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Seating the frets....

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OK...my first fret installation is looming. How do you guys like to seat your frets?


Those Jaw-pliers things?

Caul on a drill press (like Brian's tutorial)?

(in order of cost....)

And as for glues...do you guys glue 'em in, or just press 'em in?

What kind of glue?

This is for a brand-new board, not a re-fret.


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I prefer to use the arbor press with fretting cauls myself. I also a small amount of glue in each fret slot to make sure the frets stay seated at all times and not have problems later. If you decide to use glue, you'll want to apply wax to the fretboard so it doesn't mess up the fretboard by drying on it. You can press them in using glue and using a radius sanding block you can clamp it down to keep them set while they dry. Some people don't use glue, some do.. It's really up to you..

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a lot of the glue thing

depends on how spongey & soft

the fingerboard is

some rosewood boards i've worked

that had been played a lot

were somewhat pithy almost

didn't want to hold the frets

in spite of expanding the tang

on the fretwire

i feel it may be due to

acids etc in sweat

over a period of time

the glue on these boards

to hold the frets down

has a hardening effect

on the wood as well

happy playn


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I overbend my frets slightly so the ends seat nice and tight. I set each one and tap it in firmly with a hammer making sure the neck is securely supported. The hammer might dent the tops slightly but I usually do an overall levelling with a stone anyway. I never use glue unless I'm dealing with widened fret slots but otherwise not necessary as the fret tangs should do their work.

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My fret caul pushes the ends down first, then when thightened a bit more, it pushes down the middle, while still holding the ends down.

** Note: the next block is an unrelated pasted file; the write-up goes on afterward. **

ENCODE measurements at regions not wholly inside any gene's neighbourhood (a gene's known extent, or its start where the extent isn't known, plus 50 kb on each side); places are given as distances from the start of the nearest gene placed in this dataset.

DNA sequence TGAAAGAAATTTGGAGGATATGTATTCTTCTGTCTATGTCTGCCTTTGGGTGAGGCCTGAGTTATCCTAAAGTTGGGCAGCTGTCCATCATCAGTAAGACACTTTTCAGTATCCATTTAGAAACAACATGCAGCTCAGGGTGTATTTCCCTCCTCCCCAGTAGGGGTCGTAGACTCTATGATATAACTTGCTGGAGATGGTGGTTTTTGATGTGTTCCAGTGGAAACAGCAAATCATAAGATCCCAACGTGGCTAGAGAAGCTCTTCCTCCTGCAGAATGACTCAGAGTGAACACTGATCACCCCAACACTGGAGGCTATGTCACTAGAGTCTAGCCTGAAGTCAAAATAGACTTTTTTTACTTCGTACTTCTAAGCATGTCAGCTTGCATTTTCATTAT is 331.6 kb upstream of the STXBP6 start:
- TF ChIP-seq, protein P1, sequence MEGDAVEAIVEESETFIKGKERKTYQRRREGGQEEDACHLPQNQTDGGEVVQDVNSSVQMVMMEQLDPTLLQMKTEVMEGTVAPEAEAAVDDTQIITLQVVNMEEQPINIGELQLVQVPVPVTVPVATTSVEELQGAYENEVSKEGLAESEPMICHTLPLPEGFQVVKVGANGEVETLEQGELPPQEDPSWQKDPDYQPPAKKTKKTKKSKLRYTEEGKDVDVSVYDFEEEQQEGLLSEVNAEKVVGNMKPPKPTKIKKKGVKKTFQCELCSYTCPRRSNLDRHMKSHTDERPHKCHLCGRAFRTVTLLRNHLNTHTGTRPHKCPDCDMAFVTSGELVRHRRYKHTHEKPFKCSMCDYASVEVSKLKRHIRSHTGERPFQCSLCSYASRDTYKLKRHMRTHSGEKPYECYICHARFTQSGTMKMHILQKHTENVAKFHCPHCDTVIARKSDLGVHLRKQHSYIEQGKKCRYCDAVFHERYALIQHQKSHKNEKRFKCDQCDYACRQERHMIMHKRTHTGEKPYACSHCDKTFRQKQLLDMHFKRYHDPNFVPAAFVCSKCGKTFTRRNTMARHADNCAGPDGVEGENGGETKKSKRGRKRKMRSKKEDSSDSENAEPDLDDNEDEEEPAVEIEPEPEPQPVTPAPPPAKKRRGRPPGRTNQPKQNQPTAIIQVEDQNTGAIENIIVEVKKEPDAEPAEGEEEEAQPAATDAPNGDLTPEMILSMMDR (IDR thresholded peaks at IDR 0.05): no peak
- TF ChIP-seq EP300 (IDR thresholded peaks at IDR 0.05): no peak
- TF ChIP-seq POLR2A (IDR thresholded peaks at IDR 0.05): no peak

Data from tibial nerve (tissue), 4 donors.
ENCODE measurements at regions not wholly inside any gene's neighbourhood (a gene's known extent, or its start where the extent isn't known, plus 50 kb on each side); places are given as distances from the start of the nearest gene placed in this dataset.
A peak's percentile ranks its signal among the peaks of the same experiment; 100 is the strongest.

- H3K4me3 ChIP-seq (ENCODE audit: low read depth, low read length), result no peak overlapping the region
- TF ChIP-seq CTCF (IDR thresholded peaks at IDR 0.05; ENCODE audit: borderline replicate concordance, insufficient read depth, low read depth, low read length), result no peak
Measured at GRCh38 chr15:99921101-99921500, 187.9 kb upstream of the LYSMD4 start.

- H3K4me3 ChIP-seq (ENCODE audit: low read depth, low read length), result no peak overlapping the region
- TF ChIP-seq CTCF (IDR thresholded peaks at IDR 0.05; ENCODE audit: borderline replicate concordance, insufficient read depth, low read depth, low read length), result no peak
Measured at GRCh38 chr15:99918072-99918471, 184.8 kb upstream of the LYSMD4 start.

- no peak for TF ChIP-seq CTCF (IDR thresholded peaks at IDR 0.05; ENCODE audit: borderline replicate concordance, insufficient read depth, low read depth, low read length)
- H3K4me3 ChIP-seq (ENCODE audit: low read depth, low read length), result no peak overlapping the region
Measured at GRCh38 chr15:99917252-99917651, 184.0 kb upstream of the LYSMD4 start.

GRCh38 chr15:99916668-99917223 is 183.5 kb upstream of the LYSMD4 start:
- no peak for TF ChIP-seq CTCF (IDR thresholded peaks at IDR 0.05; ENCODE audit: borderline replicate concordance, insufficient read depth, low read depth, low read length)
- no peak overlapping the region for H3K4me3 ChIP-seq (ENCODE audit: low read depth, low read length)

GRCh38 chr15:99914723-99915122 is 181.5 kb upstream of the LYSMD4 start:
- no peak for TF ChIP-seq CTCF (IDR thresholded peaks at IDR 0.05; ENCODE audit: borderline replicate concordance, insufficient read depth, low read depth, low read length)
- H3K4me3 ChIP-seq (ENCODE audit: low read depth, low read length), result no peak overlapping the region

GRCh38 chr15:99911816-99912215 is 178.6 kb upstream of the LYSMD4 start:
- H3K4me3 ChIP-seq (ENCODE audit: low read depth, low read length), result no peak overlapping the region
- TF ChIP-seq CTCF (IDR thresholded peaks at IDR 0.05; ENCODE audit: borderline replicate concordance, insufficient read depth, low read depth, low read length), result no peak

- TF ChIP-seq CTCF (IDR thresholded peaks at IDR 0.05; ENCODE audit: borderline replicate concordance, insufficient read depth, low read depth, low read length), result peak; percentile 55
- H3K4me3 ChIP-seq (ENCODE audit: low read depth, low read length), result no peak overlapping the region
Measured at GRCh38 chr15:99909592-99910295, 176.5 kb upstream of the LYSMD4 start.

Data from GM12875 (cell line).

I wish I could get as good as results with a hammer, because it is faster.

I am still experimenting with hammering, but my caul method is so precise, I don't think I'll ever make the switch.

When I do hammer, I have the frets a little over-bent by running it through the fret-bender machine, then with a plastic face hammer, I tap the fret almost all the way down. Then I get a brass rod, which I have smoothed the edge, so there's no sharp corner to make a mark on the fret-tops, I place that brass rod on the fret at one end, then hammer on the other end of the brass rod with a steel hammer, while working the rod along the fret, to the other side.

I get really close to the press-caul method doing this.

Dunlop wire will not dent at all from the brass being hammered onto it, but the brass rod gets slightly dented.

I almost always modify the fret barbs too. Usually shave 'em down quite a bit. i like tight fitting frets, but not to where the neck back-bows from the compression any more than slightly.

I also currently like putting the frets in dry, and then running water-thin super-glue in the ends. It's damn tedious tho.

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I also currently like putting the frets in dry, and then running water-thin super-glue in the ends. It's damn tedious tho.

i tried that on one neck, took me quite a while too, i'm still undecided if i'm going to do it again

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Concerning the glue (which I have not used as of yet):

When it comes time to refret, will CA glue soften with heat from a soldering gun to the point where the fret will come out as cleanly as if it weren't glued in?

I'm asking this because I had to pull one fret on my first guitar (a while ago) and it took quite a bit to get it out. It wasn't glued with CA so I'm wondering how much more hell I would have had to endure if I did use it?

I'm certainly not against using it, just wondering what to expect if something goes wrong during leveling or later when it's just time to refret.

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Heating up the fretwire works great but you'll have to file a slot in the end of a solder tip that will let it heat it up evenly. It's better to use this method like Dan uses even when it's not glued in, they come out better. You need some fret pullers though to do the job good. I also recommend to people that don't have the Dan Erlewine video's on Fretting to get them. You can learn alot from them. I know I have.

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